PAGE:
Smith studied moral philosophy at the University of Glasgow and the University of Oxford. After graduating, he delivered a successful series of public lectures at Edinburgh, leading him to collaborate with David Hume during the Scottish Enlightenment. Smith obtained a professorship at Glasgow teaching moral philosophy, and during this time he wrote and published The Theory of Moral Sentiments.
Jeremy Bentham (1748–1832) is well known for beginning the tradition of classical utilitarianism in Britain. Utilitarianism is a consequentialist theory of normative ethics which holds that an act is morally right if and only if that act maximizes happiness or pleasure. Classical utilitarianism is said to be hedonistic because it regards pleasure as the only intrinsic good and pain as the only intrinsic evil.
Utilitarianism was described by Bentham as "the greatest happiness or greatest felicity principle". Bentham's utilitarianism is known for arguing that the felicific calculus should be used to determine the rightness and wrongness of acts. It does this by measuring the amount of pain and pleasure for various acts. Bentham thought that pleasure and pain be broke down in distinct units called hedons and dolors.
John Stuart Mill
John Stuart Mill (1806–1873) was an influential contributor to social theory, political theory, and political economy. His conception of liberty justified the freedom of the individual in opposition to unlimited state control.
Mill also continued Bentham's tradition of advancing and defending utilitarianism. Mill's book Utilitarianism is a philosophical defense of utilitarianism. The essay first appeared as a series of three articles published in Fraser's Magazine in 1861; the articles were collected and reprinted as a single book in 1863.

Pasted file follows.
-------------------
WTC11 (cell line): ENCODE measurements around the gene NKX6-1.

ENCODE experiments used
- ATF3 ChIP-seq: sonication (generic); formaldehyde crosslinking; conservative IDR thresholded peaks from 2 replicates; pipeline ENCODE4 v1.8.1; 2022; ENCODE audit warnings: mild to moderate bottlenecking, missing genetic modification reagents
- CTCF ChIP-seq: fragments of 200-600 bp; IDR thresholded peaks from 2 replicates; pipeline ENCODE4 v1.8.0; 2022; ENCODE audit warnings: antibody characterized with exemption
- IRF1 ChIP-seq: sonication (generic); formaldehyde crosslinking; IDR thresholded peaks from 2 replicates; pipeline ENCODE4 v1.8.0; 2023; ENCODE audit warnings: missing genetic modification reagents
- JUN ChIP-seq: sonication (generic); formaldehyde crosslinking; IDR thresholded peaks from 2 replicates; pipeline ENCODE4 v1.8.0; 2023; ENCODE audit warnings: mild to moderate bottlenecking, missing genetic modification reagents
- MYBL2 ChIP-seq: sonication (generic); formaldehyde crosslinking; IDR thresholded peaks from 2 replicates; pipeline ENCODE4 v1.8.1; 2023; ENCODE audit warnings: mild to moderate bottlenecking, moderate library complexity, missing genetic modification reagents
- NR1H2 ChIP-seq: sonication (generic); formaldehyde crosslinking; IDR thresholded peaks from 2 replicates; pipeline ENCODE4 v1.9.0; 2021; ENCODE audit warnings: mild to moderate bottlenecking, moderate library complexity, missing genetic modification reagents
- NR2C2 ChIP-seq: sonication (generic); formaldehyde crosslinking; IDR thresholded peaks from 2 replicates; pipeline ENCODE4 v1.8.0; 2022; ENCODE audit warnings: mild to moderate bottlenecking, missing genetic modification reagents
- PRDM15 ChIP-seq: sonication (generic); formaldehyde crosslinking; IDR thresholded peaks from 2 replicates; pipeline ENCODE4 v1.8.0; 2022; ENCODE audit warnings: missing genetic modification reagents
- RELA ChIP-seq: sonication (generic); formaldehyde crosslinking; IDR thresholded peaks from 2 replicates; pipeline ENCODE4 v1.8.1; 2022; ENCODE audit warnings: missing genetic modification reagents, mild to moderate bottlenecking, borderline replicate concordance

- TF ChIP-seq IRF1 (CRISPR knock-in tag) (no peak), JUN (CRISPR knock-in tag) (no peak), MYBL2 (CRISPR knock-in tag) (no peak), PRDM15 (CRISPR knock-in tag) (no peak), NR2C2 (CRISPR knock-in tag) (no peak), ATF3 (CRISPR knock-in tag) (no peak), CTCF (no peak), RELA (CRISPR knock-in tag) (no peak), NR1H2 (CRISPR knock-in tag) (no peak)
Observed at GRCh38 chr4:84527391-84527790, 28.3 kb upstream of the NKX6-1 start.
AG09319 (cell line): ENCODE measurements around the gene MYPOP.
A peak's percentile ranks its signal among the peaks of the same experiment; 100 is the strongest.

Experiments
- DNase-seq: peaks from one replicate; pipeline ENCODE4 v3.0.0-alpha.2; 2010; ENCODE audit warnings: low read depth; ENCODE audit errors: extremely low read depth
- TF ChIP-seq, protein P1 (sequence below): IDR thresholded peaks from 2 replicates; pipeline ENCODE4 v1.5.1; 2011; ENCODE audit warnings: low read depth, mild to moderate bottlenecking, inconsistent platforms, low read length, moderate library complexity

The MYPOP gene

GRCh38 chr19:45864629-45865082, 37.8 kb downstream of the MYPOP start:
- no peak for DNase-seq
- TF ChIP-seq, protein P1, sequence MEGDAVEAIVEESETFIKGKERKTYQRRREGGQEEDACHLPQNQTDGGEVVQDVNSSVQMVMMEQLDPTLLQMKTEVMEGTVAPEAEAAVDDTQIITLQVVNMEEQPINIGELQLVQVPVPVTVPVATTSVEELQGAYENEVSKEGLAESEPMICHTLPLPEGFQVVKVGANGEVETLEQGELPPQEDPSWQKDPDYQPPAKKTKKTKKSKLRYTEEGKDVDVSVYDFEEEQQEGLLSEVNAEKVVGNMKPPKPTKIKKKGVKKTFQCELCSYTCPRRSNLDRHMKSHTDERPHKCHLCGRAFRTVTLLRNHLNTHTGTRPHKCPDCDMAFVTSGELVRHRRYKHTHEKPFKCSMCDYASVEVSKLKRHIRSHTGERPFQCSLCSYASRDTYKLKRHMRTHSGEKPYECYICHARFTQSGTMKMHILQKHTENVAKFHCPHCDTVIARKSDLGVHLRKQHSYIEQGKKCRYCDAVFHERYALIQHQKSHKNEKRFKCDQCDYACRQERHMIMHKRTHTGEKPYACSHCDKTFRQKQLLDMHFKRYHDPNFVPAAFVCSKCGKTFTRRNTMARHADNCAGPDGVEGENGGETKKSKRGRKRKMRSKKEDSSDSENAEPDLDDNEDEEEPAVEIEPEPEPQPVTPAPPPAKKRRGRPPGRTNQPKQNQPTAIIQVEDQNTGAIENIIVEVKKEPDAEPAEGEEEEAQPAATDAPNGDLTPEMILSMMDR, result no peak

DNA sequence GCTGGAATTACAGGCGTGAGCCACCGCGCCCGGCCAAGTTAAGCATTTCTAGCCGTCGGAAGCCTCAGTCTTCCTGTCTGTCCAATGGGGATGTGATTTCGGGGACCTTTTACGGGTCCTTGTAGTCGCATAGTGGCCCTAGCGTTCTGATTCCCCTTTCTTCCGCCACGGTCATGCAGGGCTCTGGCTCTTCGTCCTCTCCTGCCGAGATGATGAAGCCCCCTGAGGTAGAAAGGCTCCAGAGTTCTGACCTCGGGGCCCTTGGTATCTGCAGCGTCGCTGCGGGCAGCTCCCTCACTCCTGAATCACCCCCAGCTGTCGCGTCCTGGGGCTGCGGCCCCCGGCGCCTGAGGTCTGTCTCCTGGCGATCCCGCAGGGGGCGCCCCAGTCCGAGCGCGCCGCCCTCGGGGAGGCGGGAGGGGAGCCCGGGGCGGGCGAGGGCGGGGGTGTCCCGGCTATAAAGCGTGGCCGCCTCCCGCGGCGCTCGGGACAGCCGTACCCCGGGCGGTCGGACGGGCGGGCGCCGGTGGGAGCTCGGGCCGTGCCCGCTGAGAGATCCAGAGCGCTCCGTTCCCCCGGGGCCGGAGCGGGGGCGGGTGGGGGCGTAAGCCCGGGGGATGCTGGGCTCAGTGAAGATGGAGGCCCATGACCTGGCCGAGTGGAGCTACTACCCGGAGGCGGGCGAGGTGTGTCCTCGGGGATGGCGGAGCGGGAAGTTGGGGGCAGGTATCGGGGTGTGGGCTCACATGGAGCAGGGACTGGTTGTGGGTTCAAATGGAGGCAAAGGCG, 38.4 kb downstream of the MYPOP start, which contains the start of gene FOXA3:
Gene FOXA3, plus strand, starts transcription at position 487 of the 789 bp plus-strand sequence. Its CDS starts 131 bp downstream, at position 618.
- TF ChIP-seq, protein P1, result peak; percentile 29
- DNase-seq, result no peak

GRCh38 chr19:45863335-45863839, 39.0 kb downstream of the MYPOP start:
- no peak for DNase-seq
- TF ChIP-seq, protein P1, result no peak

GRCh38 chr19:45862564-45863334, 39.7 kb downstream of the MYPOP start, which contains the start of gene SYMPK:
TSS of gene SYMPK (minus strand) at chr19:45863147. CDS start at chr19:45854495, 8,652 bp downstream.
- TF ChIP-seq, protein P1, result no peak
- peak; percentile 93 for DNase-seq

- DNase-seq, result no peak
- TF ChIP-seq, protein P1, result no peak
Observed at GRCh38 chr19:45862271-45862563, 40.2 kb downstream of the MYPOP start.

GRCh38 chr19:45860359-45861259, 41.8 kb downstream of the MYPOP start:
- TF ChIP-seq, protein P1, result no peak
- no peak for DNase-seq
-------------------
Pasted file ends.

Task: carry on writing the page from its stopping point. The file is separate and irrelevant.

Henry Sidgwick (1838–1900) also focused on utilitarian ethics and was one of the founders and first president of the Society for Psychical Research, was a member of the Metaphysical Society, and promoted the higher education of women. The Methods of Ethics is a book on utilitarianism written by Sidgwick that was first published in 1874. The Stanford Encyclopedia of Philosophy indicates that The Methods of Ethics "in many ways marked the culmination of the classical utilitarian tradition." Well-known contemporary utilitarian philosopher Peter Singer has said that the Methods "is simply the best book on ethics ever written."
As an area of absolute idealism, British idealism was a philosophical movement that was influential in Britain from the mid-nineteenth century to the early twentieth century. Important representatives included T. H. Green, F. H. Bradley, Bernard Bosanquet, J. M. E. McTaggart, H. H. Joachim, J. H. Muirhead, and G. R. G. Mure. Two British philosophers, G. E. Moore and Bertrand Russell, were brought up in this tradition and then reacted against it by pioneering analytic philosophy.
20th century and beyond
Analytic philosophy was based on traditional British empiricism, updated to accommodate the new developments in logic pioneered by German mathematician Gottlob Frege. It has dominated philosophy in the English-speaking world since the early 20th century.
G. E. Moore
George Edward Moore (1873–1958) was an English philosopher. One of the founders of the analytic tradition, he led the British 'revolt against idealism' at the turn of the twentieth century, along with Bertrand Russell - while Russell is better known, he stated that it was in fact Moore who "led the way".